So Ich sehe Sie could mean "I see you (one person)" or "I see you (several people)", for example.
Because Sie with a capital S is the formal you, both singular and plural. So if you say "Ich mag Sie", you're still telling a person (or possibly people) that you like them.
For the same reason that "I like he" or "I like she" or "she likes I" is wrong: you used the subject form du for the object of the verb mögen "to like".
You have to use the direct object form dich in this sentence: ich mag dich.
All of these translations are possible:
- Ich mag dich. (spoken to one person whom you know well)
- Ich mag euch. (spoken to many people whom you know well)
- Ich mag Sie. (spoken to one or more people whom you do not know well, when you are being polite/formal)
There are no correct translations using (lowercase) sie. (Ich mag sie. would be "I like her" or "I like them" but not "I like you".)
This sentence belongs to the unit "formal you" which introduces the pronoun Sie for "you".
You would use it when speaking to adult strangers or people you respect (e.g. your boss). Roughly, to people whom you would address by family name in English (e.g. "Mr Smith / Ms Jones") rather than by first name.
Why dich? It can't be accusative because it isn't being acted upon! It must be dative because it is recieving the 'like' here isn't it?
Being the direct object of a verb does not necessary mean that the object feels some sort of action.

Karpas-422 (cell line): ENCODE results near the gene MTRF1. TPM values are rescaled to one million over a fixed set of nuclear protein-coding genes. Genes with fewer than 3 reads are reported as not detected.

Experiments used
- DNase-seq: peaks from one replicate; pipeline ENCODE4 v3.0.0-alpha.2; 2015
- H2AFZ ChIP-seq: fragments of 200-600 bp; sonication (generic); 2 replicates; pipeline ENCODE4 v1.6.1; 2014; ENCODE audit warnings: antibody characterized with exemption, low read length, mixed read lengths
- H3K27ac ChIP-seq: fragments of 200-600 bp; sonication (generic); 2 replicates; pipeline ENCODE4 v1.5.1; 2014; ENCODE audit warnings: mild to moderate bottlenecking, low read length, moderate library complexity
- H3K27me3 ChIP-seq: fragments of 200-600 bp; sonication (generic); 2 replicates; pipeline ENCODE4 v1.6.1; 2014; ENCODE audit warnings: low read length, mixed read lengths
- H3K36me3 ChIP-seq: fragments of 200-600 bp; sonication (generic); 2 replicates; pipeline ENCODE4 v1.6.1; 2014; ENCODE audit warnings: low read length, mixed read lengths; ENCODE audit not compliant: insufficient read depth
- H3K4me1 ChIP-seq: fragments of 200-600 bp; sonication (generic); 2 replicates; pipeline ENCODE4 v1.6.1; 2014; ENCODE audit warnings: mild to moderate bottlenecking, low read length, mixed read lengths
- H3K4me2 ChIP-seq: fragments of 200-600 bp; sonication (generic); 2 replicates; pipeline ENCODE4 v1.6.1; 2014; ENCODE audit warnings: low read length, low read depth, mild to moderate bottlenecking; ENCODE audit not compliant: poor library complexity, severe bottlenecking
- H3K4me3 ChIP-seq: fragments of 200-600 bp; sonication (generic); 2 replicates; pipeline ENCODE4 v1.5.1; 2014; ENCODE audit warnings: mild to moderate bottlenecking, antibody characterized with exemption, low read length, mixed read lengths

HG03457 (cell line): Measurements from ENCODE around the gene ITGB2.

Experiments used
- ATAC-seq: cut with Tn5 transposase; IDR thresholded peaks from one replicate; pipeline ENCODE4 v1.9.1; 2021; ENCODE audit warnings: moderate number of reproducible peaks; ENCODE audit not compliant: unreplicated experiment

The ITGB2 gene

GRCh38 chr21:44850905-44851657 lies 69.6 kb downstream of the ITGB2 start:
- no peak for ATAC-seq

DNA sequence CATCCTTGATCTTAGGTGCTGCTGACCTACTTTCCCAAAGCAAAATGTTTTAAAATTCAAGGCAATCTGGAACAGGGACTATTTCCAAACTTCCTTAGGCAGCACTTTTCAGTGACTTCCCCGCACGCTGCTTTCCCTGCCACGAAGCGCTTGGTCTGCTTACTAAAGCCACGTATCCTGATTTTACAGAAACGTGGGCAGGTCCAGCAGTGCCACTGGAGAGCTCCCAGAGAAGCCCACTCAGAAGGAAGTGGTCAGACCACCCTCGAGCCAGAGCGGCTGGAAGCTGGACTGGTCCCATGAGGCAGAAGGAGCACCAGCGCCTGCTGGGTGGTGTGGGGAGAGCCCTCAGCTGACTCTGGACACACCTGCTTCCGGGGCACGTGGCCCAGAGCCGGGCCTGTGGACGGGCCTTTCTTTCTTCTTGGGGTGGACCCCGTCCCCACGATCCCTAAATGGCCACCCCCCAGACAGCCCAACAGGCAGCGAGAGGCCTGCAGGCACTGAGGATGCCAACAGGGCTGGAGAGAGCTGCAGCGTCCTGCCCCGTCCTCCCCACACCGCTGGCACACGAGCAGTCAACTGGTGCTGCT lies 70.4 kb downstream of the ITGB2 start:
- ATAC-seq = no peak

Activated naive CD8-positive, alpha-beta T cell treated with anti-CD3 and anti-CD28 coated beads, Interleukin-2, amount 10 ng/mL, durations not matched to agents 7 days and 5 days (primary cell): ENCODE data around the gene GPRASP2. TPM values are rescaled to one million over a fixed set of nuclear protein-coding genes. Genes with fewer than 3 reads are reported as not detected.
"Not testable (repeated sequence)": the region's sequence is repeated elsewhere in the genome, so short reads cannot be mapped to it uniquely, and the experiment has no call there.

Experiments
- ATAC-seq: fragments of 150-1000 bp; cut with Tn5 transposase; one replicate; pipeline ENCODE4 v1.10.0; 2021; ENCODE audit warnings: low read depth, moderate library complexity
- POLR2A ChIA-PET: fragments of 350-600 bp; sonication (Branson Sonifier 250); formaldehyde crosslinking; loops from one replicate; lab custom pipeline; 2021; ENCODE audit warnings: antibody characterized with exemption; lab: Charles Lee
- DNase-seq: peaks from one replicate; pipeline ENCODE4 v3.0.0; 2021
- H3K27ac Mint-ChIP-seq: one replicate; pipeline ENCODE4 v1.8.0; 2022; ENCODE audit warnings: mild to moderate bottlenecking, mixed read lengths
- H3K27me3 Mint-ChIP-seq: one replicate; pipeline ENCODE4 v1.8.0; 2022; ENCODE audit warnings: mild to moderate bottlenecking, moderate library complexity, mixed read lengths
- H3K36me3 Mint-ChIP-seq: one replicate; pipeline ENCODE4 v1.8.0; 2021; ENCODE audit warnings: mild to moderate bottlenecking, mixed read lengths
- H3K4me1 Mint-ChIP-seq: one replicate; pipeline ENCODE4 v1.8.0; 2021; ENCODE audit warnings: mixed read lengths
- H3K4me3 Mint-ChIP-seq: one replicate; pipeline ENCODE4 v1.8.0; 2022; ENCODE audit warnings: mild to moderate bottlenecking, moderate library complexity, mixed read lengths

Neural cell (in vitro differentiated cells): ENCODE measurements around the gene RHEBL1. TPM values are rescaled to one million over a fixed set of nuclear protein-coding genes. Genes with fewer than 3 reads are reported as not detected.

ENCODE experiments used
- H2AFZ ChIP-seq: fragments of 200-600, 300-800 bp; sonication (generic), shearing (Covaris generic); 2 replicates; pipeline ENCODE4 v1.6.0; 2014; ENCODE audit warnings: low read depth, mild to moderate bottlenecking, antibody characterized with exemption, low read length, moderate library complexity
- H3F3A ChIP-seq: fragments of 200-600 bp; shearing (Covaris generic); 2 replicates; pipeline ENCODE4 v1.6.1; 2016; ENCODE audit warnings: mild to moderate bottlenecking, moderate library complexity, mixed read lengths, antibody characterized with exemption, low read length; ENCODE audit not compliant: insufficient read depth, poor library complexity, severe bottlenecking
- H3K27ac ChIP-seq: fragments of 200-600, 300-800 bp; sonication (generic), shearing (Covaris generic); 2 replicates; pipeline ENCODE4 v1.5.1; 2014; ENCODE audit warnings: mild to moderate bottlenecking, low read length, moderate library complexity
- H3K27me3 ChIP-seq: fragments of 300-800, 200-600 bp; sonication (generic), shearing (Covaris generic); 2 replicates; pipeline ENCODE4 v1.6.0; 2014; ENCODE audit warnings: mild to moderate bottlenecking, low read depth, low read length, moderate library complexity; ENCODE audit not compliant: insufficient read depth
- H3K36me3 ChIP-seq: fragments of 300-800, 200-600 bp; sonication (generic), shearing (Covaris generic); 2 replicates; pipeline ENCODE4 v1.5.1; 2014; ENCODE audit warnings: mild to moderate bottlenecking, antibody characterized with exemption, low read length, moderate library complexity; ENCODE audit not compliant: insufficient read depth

For example, "see" or "love" mostly affects the subject, not the object, but the object is still grammatically the object of the verb. We say "I see him" and "I love him", for example, not "I see he" or "I love he".
So dich is in the accusative case because it is the direct object of the verb mögen "to like".
Is it possible to say "ich liebe dich“?
That is a grammatically correct sentence, but it means "I love you" rather than "I like you".
Thus, it's not an acceptable translation of Duo's sentence here.
Duo only gave dir, du and sie as choices, I put Ich mag du and it was marked wrong, and said the correct answer is Ich mag sie.
The other choice should have been Sie (capitalised = you), not sie (lowercase = her / them).
ich mag du is as wrong as "I like he" -- the object of the verb has to be in the accusative case, not the nominative case.
So the expected answer should have been Ich mag Sie (with capitalised Sie).
English has merged the Germanic dative and accusative cases into a single objective case, but German keeps them separate.
You used the dative case, which is used e.g. for an indirect object -- but the verb mögen takes a direct object, so you should have used the accusative case: dich rather than dir.
It says "pick ALL of the correct answers". The exercise will be marked wrong unless you do choose all of the correct answers you are shown -- more than one may be correct.